The first quarter of 2016 has been a busy one for courts adjudicating matters relating to eDiscovery. Across the pond, the English High Court approved the use of technology-assisted review, while U.S. courts have been busy interpreting the newly amended Federal Rules of Civil Procedure, which went into effect in December 2015.
Here is a sampling of cases from the first three months of the year that illustrate how the rule amendments are already making an impact.
Proportionality Under Rule 26(b)(1)
“A change in the legal culture that embraces the leave no stone unturned and scorched earth approach to discovery is long overdue. Discovery is more often than not too expensive and time consuming to result in an efficient and just result.” This remark, from Roberts v. Clark County School District, shows how courts are reinforcing the concept of proportionality. Here, the court answered “the call to actively manage and engineer a change in this legal culture” and denied a request to compel the production of the plaintiff’s social media, education, and tax records as “grossly out of proportion” to what was needed to defend against the plaintiff’s discrimination claims.
Likewise, in the patent infringement lawsuit involving two major pharmaceutical companies, the court denied the defendant’s motion to compel because the defendant claimed, without having concrete evidence, that the plaintiff’s compounds mentioned in a related case were similar to the ones at issue. The court explained that to establish relevance, it is “no longer good enough to hope that the information sought might lead to the discovery of admissible evidence.” Here, the defendant had “no real evidence” to contradict the plaintiff’s assertions that the compounds were not the same, and “without more specific information triggering some reason for doubt,” the court was forced to accept the plaintiff at its word. In short, the defendant’s request was “precisely the kind of disproportionate discovery that Rule 26—old or new—was intended to preclude.”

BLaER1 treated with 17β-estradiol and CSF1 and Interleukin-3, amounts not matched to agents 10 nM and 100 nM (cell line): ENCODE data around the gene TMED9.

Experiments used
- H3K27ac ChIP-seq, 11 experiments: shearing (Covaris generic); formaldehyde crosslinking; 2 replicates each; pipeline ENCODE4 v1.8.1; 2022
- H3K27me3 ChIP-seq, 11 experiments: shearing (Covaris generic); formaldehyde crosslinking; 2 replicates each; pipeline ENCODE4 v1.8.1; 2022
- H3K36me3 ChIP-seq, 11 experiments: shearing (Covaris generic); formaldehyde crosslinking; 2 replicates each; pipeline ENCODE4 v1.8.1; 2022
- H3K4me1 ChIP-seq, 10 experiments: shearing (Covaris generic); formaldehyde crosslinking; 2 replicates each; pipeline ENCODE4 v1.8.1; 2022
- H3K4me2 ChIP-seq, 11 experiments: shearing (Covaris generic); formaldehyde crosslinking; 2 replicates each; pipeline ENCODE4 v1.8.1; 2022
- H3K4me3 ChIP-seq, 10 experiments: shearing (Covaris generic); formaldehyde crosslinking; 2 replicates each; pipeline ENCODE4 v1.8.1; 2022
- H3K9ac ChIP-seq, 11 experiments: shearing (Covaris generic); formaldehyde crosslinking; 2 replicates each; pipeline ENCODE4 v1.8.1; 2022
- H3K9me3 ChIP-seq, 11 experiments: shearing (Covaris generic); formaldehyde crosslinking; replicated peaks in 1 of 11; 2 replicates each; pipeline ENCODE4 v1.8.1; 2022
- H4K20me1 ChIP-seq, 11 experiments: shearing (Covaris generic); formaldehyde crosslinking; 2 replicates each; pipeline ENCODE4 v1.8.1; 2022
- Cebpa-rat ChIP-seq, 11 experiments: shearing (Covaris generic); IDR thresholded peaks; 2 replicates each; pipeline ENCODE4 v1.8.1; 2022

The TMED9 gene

Sanctions Under Amended Rule 37(e)
In one intellectual property case, CAT3, LLC v. Black Lineage, Inc., the plaintiffs, which claimed the defendants infringed on their trademark, were found to have produced altered versions of their e-mails. The court found that remedies were available under both subsections of the amended Rule 37(e) because the existence of the altered e-mails prejudiced the defendant and because the alteration was intentional. But instead of dismissing the lawsuit or imposing an adverse inference, the court precluded the plaintiffs from relying on the altered e-mails and ordered them to pay the costs and attorneys’ fees for the motions relating to the issue.
Courts are also revisiting prior decisions under the amended rule. For instance, in a recent case involving medical device companies, the court reversed its earlier decision on sanctions given the updated rules. The plaintiff had failed to preserve potentially relevant text messages, and the court had granted the defendant a permissive adverse inference instruction. However, in 2016, relying on the amended rule, the court found the plaintiff’s spoliation was not intentional, so the court vacated its order but would allow the plaintiff to introduce evidence of spoliation at trial.
Similarly, in SEC v. CKB168 Holdings, Ltd., the court ordered an adverse inference instruction in November 2015 because the defendants’ failure to preserve all data on a hard drive relating to their intent to pursue an initial public offering amounted to gross negligence, or, in the alternative, if the information had never existed and the defendants simply failed to admit that, they had engaged in bad faith. However, in February 2016, the court changed its stance and denied the SEC’s amended motion for sanctions because it had not established evidence of the defendants’ intent to deprive the agency of the information. The court did agree to allow the SEC to renew the motion at trial if it could show intent.
Savvy parties and their counsel are addressing the proportionality amendment by considering ways technology can reduce the burdens of discovery as well as give them an early look into their document collections so they can approach discovery conferences better informed about the potential burdens and costs of producing their data. In addition, parties also are regularly evaluating their information governance programs to ensure that their efforts to preserve information are defensible and consistent for two reasons: to avoid the harsh penalties for the intentional spoliation of evidence and to avoid the need to explain their preservation efforts to a jury.